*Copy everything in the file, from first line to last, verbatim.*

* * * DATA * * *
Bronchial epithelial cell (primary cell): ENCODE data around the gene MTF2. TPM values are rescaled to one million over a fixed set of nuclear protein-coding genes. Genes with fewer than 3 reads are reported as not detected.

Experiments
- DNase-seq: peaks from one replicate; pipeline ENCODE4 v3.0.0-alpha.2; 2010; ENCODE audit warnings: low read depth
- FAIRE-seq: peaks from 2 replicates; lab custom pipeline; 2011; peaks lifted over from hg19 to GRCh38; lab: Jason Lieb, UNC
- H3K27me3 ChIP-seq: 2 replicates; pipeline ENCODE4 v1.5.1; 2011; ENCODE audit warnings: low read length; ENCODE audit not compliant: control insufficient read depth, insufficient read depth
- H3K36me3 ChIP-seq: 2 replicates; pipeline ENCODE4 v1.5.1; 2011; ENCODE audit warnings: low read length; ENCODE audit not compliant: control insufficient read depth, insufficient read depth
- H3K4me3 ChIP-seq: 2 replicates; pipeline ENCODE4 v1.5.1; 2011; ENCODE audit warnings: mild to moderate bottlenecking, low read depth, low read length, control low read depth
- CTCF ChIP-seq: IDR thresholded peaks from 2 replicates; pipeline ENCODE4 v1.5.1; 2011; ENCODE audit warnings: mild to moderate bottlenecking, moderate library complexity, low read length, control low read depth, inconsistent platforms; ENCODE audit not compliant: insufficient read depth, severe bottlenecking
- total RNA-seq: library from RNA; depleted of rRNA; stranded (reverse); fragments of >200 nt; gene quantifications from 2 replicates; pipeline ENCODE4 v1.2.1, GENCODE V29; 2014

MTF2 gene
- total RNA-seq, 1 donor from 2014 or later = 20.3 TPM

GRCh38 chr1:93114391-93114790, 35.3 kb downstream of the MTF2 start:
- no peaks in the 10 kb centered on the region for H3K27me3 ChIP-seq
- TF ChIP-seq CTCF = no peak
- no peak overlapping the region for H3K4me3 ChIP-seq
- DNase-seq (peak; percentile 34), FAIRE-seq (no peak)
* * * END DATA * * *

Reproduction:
Bronchial epithelial cell (primary cell): ENCODE data around the gene MTF2. TPM values are rescaled to one million over a fixed set of nuclear protein-coding genes. Genes with fewer than 3 reads are reported as not detected.

Experiments
- DNase-seq: peaks from one replicate; pipeline ENCODE4 v3.0.0-alpha.2; 2010; ENCODE audit warnings: low read depth
- FAIRE-seq: peaks from 2 replicates; lab custom pipeline; 2011; peaks lifted over from hg19 to GRCh38; lab: Jason Lieb, UNC
- H3K27me3 ChIP-seq: 2 replicates; pipeline ENCODE4 v1.5.1; 2011; ENCODE audit warnings: low read length; ENCODE audit not compliant: control insufficient read depth, insufficient read depth
- H3K36me3 ChIP-seq: 2 replicates; pipeline ENCODE4 v1.5.1; 2011; ENCODE audit warnings: low read length; ENCODE audit not compliant: control insufficient read depth, insufficient read depth
- H3K4me3 ChIP-seq: 2 replicates; pipeline ENCODE4 v1.5.1; 2011; ENCODE audit warnings: mild to moderate bottlenecking, low read depth, low read length, control low read depth
- CTCF ChIP-seq: IDR thresholded peaks from 2 replicates; pipeline ENCODE4 v1.5.1; 2011; ENCODE audit warnings: mild to moderate bottlenecking, moderate library complexity, low read length, control low read depth, inconsistent platforms; ENCODE audit not compliant: insufficient read depth, severe bottlenecking
- total RNA-seq: library from RNA; depleted of rRNA; stranded (reverse); fragments of >200 nt; gene quantifications from 2 replicates; pipeline ENCODE4 v1.2.1, GENCODE V29; 2014

MTF2 gene
- total RNA-seq, 1 donor from 2014 or later = 20.3 TPM

GRCh38 chr1:93114391-93114790, 35.3 kb downstream of the MTF2 start:
- no peaks in the 10 kb centered on the region for H3K27me3 ChIP-seq
- TF ChIP-seq CTCF = no peak
- no peak overlapping the region for H3K4me3 ChIP-seq
- DNase-seq (peak; percentile 34), FAIRE-seq (no peak)